Eduvision

India is a country on the move, where rapid economic growth and inclusive development programmes have powered the rise of its 1.3 billion citizens and placed renewed focus on developing a world-class education system. Indeed, with more than 50% of India's population under the age of 25, Government officials recognise that sustained investments in education are vital to promote India's long-term growth & development and equip students with 21st century skills that are required for their success in the global workforce.

Today, India has one of the largest education systems in the world, with an estimated 285.5 million students enrolled in more than 1.6 million primary and secondary schools, and 29.6 million enrolled in more than 48,000 institutes of higher education. The Indian Government however, still faces several daunting challenges as it looks to provide universal and high-quality education across the country. According to a 2014 UNESCO report, nearly 26% of India's population remains illiterate, and the World Bank estimates that while more than 95% of Indian children attend primary school, only 40% go on to pursue secondary education. Despite significant Government and private-sector investments in education, learning outcomes have stagnated in recent years, and secondary school dropout rates hang over 17%, according to the Lok Sabha.

Against this backdrop, the Government is advancing an ambitious set of reforms under the Digital India initiative to catalyse the growth of India's digital economy and bridge digital divides. As New Delhi looks to build on its progress to date - encouraging students, teachers, and administrators to leverage Information and Communications Technology (ICT) tools inside and outside the classroom is critical to improving learning outcomes.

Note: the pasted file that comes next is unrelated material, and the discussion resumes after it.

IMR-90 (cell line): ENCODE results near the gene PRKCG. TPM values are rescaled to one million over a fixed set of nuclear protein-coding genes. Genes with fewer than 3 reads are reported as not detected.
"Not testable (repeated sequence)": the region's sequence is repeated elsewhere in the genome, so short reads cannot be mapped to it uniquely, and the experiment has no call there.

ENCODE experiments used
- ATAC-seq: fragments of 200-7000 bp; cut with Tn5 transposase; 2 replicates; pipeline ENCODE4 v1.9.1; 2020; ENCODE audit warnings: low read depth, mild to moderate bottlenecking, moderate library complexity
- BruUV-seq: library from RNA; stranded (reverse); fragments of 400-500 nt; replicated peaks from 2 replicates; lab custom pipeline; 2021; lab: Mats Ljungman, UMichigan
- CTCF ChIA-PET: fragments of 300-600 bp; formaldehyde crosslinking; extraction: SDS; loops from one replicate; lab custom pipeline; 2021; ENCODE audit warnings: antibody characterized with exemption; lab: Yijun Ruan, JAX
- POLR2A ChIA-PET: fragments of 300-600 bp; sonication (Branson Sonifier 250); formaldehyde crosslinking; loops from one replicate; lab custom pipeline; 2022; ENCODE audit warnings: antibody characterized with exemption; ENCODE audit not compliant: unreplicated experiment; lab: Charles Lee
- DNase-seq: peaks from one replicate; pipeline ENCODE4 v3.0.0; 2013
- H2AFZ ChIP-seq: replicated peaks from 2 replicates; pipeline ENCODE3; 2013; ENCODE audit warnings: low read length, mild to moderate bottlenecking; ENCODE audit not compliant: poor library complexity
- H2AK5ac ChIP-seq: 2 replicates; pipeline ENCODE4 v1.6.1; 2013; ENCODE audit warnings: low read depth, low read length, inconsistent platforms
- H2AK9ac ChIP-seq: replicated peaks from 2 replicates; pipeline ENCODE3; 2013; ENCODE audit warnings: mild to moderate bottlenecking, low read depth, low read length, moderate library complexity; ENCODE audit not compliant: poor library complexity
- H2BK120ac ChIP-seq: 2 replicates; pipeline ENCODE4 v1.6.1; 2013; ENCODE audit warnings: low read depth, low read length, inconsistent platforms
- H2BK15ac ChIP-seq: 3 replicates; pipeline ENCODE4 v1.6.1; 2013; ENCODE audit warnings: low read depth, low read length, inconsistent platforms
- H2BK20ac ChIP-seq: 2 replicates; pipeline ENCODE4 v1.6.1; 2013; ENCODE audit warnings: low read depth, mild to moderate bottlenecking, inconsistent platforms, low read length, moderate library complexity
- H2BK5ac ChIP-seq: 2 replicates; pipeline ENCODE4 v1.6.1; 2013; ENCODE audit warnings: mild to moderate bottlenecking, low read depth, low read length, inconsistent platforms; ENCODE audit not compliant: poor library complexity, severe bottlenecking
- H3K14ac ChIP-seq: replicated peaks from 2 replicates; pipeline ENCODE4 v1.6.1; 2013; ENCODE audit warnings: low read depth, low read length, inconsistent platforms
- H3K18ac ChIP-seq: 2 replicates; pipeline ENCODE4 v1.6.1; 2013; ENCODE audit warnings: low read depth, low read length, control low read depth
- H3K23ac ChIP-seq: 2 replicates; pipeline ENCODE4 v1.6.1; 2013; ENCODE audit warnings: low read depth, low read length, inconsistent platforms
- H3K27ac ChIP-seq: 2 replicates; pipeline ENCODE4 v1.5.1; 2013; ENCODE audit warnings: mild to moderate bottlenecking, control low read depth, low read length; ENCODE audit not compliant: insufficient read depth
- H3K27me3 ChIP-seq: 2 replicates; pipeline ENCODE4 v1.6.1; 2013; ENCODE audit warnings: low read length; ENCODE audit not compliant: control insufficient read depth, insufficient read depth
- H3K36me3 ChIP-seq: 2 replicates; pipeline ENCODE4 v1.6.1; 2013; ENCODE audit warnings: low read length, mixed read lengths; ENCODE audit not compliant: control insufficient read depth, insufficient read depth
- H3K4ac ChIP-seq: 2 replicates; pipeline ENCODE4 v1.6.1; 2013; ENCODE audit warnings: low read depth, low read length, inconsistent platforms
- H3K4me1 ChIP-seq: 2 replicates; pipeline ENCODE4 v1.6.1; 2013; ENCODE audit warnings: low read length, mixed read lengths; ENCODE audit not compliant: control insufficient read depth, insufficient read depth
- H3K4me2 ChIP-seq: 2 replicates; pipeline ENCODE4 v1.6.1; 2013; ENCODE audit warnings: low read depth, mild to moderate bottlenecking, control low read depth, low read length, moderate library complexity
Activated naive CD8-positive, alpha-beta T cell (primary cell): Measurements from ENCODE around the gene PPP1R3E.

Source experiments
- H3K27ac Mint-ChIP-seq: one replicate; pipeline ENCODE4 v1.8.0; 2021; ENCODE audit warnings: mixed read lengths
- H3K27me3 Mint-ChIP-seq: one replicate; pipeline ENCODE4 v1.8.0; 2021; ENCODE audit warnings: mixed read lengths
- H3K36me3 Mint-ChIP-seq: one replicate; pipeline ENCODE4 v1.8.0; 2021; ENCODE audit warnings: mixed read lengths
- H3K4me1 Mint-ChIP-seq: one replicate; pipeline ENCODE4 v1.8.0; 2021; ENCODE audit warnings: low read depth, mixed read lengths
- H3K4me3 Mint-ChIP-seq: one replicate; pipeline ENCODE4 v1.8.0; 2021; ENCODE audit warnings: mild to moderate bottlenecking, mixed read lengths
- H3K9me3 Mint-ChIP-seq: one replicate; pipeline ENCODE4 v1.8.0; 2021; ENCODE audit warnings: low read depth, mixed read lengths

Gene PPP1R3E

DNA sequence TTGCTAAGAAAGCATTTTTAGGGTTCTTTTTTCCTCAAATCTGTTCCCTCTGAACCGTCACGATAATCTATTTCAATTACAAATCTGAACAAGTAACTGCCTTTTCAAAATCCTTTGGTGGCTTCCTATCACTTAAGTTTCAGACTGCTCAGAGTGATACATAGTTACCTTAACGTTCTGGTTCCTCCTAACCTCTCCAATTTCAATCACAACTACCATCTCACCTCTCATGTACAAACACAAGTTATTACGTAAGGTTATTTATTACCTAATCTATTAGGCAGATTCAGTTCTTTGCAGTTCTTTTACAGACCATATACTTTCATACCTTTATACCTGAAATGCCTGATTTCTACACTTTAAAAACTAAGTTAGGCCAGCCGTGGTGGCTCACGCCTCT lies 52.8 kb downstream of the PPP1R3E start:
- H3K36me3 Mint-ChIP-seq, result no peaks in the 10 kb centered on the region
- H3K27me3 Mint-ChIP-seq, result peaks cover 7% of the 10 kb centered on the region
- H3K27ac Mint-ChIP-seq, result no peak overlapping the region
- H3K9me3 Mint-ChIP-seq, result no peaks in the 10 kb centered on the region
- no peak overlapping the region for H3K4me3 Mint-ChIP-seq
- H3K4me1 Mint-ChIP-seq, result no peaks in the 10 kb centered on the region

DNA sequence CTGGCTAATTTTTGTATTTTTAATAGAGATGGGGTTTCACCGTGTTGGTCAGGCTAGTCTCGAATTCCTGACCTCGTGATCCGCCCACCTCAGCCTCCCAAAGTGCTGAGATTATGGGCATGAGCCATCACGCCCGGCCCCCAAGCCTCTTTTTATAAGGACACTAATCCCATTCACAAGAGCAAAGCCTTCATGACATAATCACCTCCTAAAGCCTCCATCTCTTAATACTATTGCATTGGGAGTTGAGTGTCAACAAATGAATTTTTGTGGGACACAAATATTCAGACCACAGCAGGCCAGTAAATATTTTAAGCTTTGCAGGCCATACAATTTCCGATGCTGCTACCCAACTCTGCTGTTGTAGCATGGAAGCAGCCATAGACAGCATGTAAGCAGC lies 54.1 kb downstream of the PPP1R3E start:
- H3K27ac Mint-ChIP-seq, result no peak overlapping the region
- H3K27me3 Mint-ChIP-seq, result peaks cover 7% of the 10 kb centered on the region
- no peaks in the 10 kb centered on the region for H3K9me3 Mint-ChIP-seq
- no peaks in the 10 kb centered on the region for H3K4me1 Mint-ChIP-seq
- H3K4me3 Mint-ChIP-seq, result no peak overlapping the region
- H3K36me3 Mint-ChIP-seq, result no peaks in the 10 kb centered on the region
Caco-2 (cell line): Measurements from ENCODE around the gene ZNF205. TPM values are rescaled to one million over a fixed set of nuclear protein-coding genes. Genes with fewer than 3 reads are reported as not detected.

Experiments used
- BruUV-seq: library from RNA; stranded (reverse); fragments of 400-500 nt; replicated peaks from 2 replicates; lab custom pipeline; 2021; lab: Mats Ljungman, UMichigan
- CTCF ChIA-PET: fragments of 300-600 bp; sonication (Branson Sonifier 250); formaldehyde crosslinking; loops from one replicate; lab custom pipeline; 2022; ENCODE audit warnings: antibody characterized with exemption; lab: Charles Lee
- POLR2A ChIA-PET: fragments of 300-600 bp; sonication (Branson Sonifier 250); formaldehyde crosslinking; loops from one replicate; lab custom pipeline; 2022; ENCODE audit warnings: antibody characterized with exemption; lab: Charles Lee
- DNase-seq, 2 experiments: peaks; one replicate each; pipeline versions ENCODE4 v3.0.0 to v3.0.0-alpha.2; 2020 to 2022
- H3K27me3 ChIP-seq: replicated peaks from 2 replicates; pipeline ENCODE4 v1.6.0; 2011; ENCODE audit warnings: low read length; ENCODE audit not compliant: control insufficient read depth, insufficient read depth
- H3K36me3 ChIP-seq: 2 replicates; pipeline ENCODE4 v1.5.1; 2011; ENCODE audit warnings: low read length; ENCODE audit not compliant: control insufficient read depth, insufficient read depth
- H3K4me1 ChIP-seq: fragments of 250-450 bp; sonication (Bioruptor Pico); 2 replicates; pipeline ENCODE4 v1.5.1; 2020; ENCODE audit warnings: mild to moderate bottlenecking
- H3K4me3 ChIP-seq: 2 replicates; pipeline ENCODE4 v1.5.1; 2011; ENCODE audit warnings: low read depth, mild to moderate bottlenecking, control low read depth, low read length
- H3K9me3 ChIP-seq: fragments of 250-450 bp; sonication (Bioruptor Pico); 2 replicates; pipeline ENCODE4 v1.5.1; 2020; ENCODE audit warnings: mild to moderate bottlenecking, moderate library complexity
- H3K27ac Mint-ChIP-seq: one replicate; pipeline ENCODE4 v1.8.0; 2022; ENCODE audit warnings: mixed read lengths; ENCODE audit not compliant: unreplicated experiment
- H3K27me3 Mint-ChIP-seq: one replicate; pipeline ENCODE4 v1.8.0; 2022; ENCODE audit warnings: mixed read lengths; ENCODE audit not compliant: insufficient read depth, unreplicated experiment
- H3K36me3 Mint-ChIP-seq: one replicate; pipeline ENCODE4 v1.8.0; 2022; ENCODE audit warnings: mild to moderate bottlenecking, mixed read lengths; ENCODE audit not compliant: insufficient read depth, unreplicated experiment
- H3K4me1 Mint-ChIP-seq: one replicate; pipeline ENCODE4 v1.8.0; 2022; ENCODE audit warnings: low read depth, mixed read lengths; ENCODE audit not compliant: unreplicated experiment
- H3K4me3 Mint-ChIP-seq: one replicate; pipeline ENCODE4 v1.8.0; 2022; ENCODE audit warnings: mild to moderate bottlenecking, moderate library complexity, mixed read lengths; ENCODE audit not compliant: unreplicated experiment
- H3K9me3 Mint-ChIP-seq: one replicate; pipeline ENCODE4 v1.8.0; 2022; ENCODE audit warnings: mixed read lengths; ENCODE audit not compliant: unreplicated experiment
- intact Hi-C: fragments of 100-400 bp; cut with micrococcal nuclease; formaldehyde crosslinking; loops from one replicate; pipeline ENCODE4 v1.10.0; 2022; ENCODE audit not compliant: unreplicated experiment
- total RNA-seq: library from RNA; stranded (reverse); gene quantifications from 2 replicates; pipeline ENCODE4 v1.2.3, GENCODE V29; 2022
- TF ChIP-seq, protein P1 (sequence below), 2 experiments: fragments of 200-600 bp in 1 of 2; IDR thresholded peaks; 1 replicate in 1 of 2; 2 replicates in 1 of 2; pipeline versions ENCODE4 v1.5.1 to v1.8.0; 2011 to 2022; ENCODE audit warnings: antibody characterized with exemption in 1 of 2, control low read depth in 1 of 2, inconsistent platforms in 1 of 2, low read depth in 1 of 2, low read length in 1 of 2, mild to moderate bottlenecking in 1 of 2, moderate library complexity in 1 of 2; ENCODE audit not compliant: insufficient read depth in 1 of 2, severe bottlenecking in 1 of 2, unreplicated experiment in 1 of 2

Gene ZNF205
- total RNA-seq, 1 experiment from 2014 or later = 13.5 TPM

To support these initiates, MAIT has prepared the following report exploring oportunities to deploy technology in Indian schools, with the goal of making education more inclusive, by reducing access and cost barriers; ensuring quality curriculum delivery; effectively monitoring learning outcomes; and empowering teachers to deploy corrective measures when needed.

Since the introduction of Information and Communication Technology (ICT) hardware in schools in 1985, India has progressed rapidly, bringing in new technologies into the classrooms. There is a noticeable transition from the use of chalk and blackboards, to laptops and tablets. Flagship programmes like the Rashtriya Madhyamik Shiksha Abhiyan supported the growth of 85,127 ICT enabled schools through 2015 and generated momentum for the Government's current focus on cultivating digital literacy. Today, India's National Policy of ICT in School Education underscores the Government's commitment to providing universal, equitable access to state-of-the-art-tools to students and teachers. Additionally, the Government has also launched ambitious plans to provide ICT training to 5.25 million people through the Digital Saksharta Adhiyan (DISHA) programme, and hopes to advance digitisation initiatives by introducing eGovernance in the Ministry of Electronics and Information Technology (MeitY) through its Digital India Programme.

India offers a great opportunity to implement ICT in education-with approximately 29% of India's population being between the age group of 0-14 years. The education sector is estimated at US$ 91.7 billion in FY18 and is expected to reach US$ 101.1 billion in FY19.

India has over 250 million school going students, more than any other country. It also has one of the largest networks of higher education institutions in the world. Number of colleges and universities in India reached 39,050 and 903, respectively in 2017-18. India had 36.64 million students enrolled in higher education in 2017-18. Gross Enrolment Rao in higher education reached 25.8% in 2017- 18.

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